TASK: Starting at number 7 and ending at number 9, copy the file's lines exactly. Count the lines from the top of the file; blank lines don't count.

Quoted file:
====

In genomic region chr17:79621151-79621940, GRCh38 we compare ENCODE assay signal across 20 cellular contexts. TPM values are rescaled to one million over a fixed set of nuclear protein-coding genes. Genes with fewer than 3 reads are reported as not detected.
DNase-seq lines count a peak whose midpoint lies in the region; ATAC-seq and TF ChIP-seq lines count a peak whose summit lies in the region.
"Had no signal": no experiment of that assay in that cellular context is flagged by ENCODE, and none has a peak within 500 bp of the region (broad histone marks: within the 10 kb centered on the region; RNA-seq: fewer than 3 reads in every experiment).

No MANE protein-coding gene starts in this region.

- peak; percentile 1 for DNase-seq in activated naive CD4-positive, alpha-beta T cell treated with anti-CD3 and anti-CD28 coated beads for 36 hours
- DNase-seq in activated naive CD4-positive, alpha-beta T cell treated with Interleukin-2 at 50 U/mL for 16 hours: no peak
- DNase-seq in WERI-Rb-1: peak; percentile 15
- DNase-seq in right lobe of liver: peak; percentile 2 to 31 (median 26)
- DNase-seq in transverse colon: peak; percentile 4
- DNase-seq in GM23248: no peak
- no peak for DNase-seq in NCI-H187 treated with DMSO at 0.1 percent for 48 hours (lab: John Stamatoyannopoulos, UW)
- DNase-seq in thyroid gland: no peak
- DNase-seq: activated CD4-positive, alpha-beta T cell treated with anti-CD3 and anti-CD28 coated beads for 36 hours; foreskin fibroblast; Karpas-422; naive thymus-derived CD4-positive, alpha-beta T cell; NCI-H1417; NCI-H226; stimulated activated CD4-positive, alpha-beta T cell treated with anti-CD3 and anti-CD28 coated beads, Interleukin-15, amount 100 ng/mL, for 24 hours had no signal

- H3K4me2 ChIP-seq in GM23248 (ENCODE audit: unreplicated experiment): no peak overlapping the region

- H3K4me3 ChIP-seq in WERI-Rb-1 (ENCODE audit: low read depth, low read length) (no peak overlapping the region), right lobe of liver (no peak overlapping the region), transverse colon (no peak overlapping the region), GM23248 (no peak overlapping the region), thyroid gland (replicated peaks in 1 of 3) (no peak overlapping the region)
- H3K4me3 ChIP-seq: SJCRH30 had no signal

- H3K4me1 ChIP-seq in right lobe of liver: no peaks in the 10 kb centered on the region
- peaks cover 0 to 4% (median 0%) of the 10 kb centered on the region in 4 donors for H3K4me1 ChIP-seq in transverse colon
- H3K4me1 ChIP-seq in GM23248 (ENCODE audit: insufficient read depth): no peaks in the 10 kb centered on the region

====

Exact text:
- DNase-seq in WERI-Rb-1: peak; percentile 15
- DNase-seq in right lobe of liver: peak; percentile 2 to 31 (median 26)
- DNase-seq in transverse colon: peak; percentile 4